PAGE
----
Isabella of Portugal, Queen of Castile

Isabella of Portugal (Isabel in Portuguese and Spanish) (1428 – 15 August 1496) was Queen consort of Castile and León. She was the mother of Queen Isabella I "the Catholic".

Isabella of Portugal
IsabelPort.jpg
Queen consort of Castile and León
Tenure17 August 1447 – 22 July 1454
Born1428
Died15 August 1496 (aged 67–68)
Arévalo
Burial
SpouseJohn II of Castile
Issue
HouseAviz
FatherJohn, Constable of Portugal
MotherIsabel of Barcelos
ReligionRoman Catholicism

She was born as a scion of a collateral branch of the Aviz dynasty that had ruled Portugal since 1385. Her parents were John, Constable of Portugal, the youngest surviving son of John I of Portugal, and his half-niece and wife, Isabella of Barcelos, the daughter of the first Duke of Braganza, who was an illegitimate son of the king. Isabella's father held some lordships, but was not among the forefront of the Portuguese royal house, there being a multitude of powerful dukes ahead of him.

Contents

MarriageEdit

Isabella was married to King John II of Castile as his second wife. His first wife, Mary of Aragon, had given him four children, though only one, the future Henry IV of Castile, had survived. Henry had been joined to Blanche II of Navarre in an unconsummated marriage for seven years and was called "El Impotente." Because of this, John decided to seek another wife, and the eyes of his trusted adviser and dear friend Alvaro de Luna fell on the much younger Isabella. The two were wed on 22 July 1447 when John was 42 and Isabella 19.[1]

Conflict with de LunaEdit

De Luna had dominated the king for years and doubtless expected this to continue after the marriage. De Luna tried to control the young queen as well, even going as far as to attempt to limit the couplings between the amorous king and his bride. Isabella took exception to de Luna's influence over her husband and attempted to persuade her husband to remove this favourite.

She had little success until after the 1451 birth of her daughter and namesake who would become Isabella I of Castile. The queen's confinement was long and difficult. Rumors that de Luna had attempted to poison Isabella, and that he had also poisoned and murdered her predecessor, Mary of Aragon still persist to this day. The new mother, being aware of this, set herself to the task of persuading the king to agree to rid himself of de Luna. In 1453, de Luna had nobleman Alfonso Pérez de Vivero thrown out of a window, as the noble had sided against the constable. Isabella used this as leverage, and convinced the king to have him arrested and tried. King John did as his wife asked, and the de Luna was executed.[2]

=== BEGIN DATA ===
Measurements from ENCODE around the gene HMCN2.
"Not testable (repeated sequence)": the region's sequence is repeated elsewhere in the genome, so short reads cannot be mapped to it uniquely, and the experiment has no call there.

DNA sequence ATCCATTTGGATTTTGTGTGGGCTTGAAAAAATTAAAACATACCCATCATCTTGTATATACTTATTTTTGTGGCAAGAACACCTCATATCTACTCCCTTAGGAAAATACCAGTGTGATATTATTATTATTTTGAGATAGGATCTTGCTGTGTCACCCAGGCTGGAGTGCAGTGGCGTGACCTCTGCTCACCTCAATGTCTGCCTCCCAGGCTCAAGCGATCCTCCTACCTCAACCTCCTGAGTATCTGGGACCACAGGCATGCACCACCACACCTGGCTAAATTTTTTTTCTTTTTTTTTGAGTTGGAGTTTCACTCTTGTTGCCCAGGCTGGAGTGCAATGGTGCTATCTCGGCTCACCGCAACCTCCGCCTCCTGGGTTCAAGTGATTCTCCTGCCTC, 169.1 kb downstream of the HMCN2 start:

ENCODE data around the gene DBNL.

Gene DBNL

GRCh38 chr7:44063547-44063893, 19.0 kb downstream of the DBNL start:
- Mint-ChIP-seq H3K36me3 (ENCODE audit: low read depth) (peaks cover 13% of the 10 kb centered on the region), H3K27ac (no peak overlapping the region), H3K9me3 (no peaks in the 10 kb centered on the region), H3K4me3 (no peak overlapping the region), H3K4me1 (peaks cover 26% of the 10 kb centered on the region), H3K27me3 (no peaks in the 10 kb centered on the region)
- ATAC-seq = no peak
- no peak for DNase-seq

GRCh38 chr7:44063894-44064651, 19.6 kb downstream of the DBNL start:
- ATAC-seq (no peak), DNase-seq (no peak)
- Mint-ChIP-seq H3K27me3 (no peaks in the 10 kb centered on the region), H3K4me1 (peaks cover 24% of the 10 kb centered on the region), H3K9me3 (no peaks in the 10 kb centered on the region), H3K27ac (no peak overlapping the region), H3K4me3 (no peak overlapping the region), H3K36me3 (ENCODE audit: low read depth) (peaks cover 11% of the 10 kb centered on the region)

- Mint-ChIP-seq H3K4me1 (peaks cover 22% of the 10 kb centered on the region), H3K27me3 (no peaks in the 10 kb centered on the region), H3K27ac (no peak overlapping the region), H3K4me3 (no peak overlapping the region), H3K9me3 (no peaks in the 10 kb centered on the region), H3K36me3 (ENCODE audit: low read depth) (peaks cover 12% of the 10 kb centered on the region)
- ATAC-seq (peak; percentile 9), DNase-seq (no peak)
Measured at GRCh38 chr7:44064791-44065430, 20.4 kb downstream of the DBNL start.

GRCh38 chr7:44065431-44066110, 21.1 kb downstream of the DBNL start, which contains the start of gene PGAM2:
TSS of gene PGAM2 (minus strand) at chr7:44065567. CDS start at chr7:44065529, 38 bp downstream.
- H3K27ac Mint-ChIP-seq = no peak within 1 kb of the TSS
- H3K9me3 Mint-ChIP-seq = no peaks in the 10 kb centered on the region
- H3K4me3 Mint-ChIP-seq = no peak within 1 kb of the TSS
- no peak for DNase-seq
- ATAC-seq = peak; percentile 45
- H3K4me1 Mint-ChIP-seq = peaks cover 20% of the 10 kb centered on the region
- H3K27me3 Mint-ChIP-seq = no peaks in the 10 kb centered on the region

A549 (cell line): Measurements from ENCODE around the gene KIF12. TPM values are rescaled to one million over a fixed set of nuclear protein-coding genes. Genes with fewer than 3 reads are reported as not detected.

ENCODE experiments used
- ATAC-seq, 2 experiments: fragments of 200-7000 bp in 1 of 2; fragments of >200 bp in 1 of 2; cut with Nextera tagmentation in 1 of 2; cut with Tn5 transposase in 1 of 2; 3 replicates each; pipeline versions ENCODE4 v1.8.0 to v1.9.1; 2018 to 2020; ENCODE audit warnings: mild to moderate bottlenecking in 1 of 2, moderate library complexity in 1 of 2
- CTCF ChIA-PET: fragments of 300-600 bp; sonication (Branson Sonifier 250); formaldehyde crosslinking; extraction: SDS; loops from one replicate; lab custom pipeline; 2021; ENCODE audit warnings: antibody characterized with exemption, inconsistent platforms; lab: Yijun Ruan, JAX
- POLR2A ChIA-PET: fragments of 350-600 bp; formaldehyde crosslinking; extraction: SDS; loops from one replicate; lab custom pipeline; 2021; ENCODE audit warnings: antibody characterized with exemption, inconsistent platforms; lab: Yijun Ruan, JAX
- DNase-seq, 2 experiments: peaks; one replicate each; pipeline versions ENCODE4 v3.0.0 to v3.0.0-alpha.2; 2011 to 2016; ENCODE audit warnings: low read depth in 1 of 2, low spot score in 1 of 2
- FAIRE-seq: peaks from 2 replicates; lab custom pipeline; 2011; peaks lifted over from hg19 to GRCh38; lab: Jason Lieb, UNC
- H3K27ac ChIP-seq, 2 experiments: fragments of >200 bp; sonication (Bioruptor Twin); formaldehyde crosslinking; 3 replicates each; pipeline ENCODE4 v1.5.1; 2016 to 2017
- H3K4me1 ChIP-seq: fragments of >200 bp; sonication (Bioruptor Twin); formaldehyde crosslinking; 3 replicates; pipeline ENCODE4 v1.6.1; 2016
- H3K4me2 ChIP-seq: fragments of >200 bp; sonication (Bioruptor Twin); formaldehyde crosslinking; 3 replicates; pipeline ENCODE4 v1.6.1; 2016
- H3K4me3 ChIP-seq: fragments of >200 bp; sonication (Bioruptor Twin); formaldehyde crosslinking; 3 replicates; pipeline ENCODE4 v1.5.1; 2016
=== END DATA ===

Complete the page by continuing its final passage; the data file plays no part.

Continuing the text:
The death of his favourite saddened the king, and his health began to decline rapidly. On 15 November 1453, Isabella gave birth to a son, Alfonso, and nine months later, John came to his deathbed, expiring at last on 20 July 1454. Henry IV, newly divorced from Blanche, became king.

 
The dementia of Isabella of Portugal (In Spanish: La demencia de Isabel de Portugal). Portrait attributed to the painter Pelegrí Clavé, which shows the widowed queen of Castile, Isabella of Portugal and Braganza, in one of her fits of insanity. Beside her are her youngest son, Alfonso of Castile (left) and her eldest daughter, the future Queen Isabella (right), along with other individuals from the small circle that accompanied the family into exile.

WidowhoodEdit

 
Coat of arms of Isabella of Portugal as Queen of Castile.

After Henry ascended the throne, he sent his stepmother, who was three years younger than himself, and his two little half-siblings to the Castle of Arévalo. While there, the dowager queen and her two children lived austerely. There is no evidence that the widowed queen ever considered remarrying.